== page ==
We went to Birdfair at the Egleton nature reserve, Rutland Water, the day after. It was good fun, though the usual mad rush to see everyone. It was also raining heavily most of the time. One of the times it wasn't was while we were in the Harrier hide, enjoying a sneaky bit of birding with Jim (not many birds to see - distant Ruff, distant Reed Bunting, distant Little Egret). However, the racket of the fair is also distant from this lovely, peaceful spot.

We have said goodbye to the Sigmonster, though the Bigmos is back with us where it belongs (again, Sigma found nothing wrong with it). If a certain ebay transaction goes smoothly I'll soon be the owner of a used 300mm f4, for which I'll be buying a teleconverter or two.

Sunday, 8 August 2010

Malling Down

It's been a while since the last blog post. I am currently in Brighton, staying at Mike and Kathy's house and looking after this...

and this.

Lacking a car and having lots of work to do has meant few photographic opportunities. Also, I only had the 18-200mm lens (aka the 'useless lens') with me... until Thursday. That morning I went to the post office to collect a mystery parcel and found it contained a 180mm f3.5 Sigma macro lens - a late and overwhelmingly wonderful birthday present from Rob.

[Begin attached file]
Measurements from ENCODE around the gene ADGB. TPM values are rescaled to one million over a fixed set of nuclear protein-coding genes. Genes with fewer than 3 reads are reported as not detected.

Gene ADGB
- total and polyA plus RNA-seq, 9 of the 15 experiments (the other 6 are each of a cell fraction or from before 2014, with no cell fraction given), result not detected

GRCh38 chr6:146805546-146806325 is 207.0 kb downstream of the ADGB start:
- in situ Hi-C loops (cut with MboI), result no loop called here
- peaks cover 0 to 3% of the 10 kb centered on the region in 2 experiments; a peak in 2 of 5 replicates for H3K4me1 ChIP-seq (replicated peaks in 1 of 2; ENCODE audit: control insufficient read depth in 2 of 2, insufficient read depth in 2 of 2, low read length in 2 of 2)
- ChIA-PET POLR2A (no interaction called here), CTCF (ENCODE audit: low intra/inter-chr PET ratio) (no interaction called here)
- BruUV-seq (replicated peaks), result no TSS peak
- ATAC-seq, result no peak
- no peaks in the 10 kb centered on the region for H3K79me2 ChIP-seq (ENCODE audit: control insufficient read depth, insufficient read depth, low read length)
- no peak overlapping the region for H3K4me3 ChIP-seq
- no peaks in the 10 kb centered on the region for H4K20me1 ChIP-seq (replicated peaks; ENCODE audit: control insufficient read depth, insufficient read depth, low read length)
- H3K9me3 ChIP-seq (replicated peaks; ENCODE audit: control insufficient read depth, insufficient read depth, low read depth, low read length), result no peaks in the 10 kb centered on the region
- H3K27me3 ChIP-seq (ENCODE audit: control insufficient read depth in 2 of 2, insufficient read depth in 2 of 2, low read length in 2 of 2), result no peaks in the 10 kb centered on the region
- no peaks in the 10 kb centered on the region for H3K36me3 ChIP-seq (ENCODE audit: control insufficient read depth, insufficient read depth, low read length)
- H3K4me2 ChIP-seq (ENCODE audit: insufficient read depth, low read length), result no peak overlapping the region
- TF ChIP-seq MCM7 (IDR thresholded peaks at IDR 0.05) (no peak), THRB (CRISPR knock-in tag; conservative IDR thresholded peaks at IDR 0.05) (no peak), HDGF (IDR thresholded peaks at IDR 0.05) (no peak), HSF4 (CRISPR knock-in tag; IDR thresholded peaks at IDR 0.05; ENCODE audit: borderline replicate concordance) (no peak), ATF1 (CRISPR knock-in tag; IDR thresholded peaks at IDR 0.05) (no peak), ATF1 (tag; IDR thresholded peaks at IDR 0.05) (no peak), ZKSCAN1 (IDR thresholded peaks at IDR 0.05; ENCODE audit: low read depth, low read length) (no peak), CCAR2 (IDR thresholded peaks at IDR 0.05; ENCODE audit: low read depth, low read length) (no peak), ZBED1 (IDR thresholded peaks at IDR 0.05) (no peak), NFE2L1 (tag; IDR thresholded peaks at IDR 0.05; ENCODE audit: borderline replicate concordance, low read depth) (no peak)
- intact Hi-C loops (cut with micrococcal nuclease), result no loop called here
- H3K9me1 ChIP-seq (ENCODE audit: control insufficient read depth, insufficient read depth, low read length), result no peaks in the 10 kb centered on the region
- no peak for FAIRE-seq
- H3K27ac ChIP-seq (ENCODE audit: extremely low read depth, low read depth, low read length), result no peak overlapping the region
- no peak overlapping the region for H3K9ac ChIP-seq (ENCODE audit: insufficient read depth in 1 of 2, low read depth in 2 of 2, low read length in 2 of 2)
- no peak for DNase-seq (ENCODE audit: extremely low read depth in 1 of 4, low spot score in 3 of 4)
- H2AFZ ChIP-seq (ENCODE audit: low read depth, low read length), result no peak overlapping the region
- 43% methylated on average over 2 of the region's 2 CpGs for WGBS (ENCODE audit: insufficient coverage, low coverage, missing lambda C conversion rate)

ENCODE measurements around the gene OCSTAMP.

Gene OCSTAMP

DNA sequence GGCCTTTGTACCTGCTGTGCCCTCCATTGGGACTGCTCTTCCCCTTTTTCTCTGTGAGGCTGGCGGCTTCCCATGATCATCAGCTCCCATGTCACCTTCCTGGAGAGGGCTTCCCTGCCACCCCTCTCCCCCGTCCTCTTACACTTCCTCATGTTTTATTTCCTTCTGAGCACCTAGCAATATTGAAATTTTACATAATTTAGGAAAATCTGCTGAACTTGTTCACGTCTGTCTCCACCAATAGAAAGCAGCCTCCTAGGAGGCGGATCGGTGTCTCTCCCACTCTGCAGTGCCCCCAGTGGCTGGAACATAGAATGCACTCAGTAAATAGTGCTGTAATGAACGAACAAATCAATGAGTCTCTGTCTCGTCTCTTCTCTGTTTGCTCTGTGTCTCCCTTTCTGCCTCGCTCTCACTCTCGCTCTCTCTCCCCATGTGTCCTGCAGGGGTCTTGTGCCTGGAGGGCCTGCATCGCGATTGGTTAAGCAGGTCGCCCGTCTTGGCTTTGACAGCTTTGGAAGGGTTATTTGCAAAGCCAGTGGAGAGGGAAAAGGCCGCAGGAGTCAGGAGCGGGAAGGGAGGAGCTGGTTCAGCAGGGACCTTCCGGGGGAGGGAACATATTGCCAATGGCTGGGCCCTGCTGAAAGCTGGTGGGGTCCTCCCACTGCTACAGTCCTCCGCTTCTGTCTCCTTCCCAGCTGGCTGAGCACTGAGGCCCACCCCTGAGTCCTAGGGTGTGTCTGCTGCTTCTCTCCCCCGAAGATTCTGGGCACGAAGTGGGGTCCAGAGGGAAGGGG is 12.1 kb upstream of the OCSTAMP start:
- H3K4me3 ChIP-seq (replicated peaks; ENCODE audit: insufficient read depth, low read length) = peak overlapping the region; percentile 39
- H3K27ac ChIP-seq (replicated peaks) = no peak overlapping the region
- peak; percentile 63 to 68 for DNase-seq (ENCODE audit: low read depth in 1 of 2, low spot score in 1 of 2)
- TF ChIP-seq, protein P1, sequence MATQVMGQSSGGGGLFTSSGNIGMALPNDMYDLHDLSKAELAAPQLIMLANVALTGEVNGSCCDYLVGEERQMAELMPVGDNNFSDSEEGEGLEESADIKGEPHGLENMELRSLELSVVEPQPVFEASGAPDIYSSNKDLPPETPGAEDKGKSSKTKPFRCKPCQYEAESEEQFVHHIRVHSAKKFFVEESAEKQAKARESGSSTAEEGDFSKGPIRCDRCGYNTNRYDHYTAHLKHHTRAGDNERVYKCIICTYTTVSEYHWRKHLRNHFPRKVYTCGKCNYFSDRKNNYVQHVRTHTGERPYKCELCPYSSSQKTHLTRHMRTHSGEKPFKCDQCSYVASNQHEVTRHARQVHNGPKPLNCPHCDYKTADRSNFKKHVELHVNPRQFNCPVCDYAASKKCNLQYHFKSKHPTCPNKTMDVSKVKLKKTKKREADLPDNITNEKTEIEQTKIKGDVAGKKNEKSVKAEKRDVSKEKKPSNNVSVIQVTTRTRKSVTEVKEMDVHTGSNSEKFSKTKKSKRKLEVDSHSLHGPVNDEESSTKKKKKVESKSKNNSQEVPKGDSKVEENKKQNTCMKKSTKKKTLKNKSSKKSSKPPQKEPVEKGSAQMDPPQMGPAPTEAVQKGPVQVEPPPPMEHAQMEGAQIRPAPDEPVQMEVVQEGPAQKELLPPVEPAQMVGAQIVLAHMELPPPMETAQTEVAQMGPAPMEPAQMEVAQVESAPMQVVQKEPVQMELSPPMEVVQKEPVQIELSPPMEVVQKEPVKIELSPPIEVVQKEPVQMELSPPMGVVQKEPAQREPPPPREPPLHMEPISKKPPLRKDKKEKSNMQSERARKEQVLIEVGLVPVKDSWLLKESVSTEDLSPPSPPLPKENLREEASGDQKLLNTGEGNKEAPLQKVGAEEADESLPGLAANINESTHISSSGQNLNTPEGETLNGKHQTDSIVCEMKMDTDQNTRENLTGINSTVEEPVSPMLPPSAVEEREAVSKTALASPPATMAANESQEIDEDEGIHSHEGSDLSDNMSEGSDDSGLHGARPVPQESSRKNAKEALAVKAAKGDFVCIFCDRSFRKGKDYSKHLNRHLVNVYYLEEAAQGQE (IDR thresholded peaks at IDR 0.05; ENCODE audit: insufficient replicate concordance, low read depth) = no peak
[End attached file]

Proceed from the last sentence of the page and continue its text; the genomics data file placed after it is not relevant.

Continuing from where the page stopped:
I wasted no time taking it out in the back garden and trying it out on the various flies, spiders and snails I could find. Then this male Holly Blue showed up and sat on a leaf for ages. I took lots of photos of it, of which this is one.

Today I met Sue at Malling Down and we went for a stroll. It was a mostly sunny day with light breezes, conducive to butterfly-watching.

Malling Down looks like this. Nice, eh? But I'm getting ahead of myself - this pic was taken from up on the top (with the not-so-useless 18-200mm). On the way up we stopped lots of times to photograph the many butterflies and other stuff that was around.